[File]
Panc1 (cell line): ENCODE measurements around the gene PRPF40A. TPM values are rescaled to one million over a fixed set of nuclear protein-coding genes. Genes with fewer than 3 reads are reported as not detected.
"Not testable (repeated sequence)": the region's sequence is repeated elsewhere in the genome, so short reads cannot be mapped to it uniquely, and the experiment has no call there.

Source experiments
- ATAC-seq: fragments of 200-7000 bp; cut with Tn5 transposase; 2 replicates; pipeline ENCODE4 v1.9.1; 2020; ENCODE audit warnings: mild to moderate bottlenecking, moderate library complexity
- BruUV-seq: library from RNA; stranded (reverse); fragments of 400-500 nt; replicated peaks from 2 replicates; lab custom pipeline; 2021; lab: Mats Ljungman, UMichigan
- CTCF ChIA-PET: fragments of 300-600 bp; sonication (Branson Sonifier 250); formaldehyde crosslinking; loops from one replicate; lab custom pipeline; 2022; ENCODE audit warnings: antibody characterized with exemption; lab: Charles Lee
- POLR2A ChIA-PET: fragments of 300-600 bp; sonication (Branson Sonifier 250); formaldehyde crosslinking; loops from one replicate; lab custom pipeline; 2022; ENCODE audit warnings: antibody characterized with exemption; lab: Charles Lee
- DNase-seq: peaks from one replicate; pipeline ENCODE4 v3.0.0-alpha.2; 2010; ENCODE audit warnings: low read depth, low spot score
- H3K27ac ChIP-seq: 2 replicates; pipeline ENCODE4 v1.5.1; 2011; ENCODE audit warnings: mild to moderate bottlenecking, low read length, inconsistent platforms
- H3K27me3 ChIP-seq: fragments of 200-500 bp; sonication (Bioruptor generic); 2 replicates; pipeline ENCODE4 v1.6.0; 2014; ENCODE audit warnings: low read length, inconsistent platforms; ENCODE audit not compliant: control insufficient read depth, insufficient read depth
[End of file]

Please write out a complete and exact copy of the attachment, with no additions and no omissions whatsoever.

Panc1 (cell line): ENCODE measurements around the gene PRPF40A. TPM values are rescaled to one million over a fixed set of nuclear protein-coding genes. Genes with fewer than 3 reads are reported as not detected.
"Not testable (repeated sequence)": the region's sequence is repeated elsewhere in the genome, so short reads cannot be mapped to it uniquely, and the experiment has no call there.

Source experiments
- ATAC-seq: fragments of 200-7000 bp; cut with Tn5 transposase; 2 replicates; pipeline ENCODE4 v1.9.1; 2020; ENCODE audit warnings: mild to moderate bottlenecking, moderate library complexity
- BruUV-seq: library from RNA; stranded (reverse); fragments of 400-500 nt; replicated peaks from 2 replicates; lab custom pipeline; 2021; lab: Mats Ljungman, UMichigan
- CTCF ChIA-PET: fragments of 300-600 bp; sonication (Branson Sonifier 250); formaldehyde crosslinking; loops from one replicate; lab custom pipeline; 2022; ENCODE audit warnings: antibody characterized with exemption; lab: Charles Lee
- POLR2A ChIA-PET: fragments of 300-600 bp; sonication (Branson Sonifier 250); formaldehyde crosslinking; loops from one replicate; lab custom pipeline; 2022; ENCODE audit warnings: antibody characterized with exemption; lab: Charles Lee
- DNase-seq: peaks from one replicate; pipeline ENCODE4 v3.0.0-alpha.2; 2010; ENCODE audit warnings: low read depth, low spot score
- H3K27ac ChIP-seq: 2 replicates; pipeline ENCODE4 v1.5.1; 2011; ENCODE audit warnings: mild to moderate bottlenecking, low read length, inconsistent platforms
- H3K27me3 ChIP-seq: fragments of 200-500 bp; sonication (Bioruptor generic); 2 replicates; pipeline ENCODE4 v1.6.0; 2014; ENCODE audit warnings: low read length, inconsistent platforms; ENCODE audit not compliant: control insufficient read depth, insufficient read depth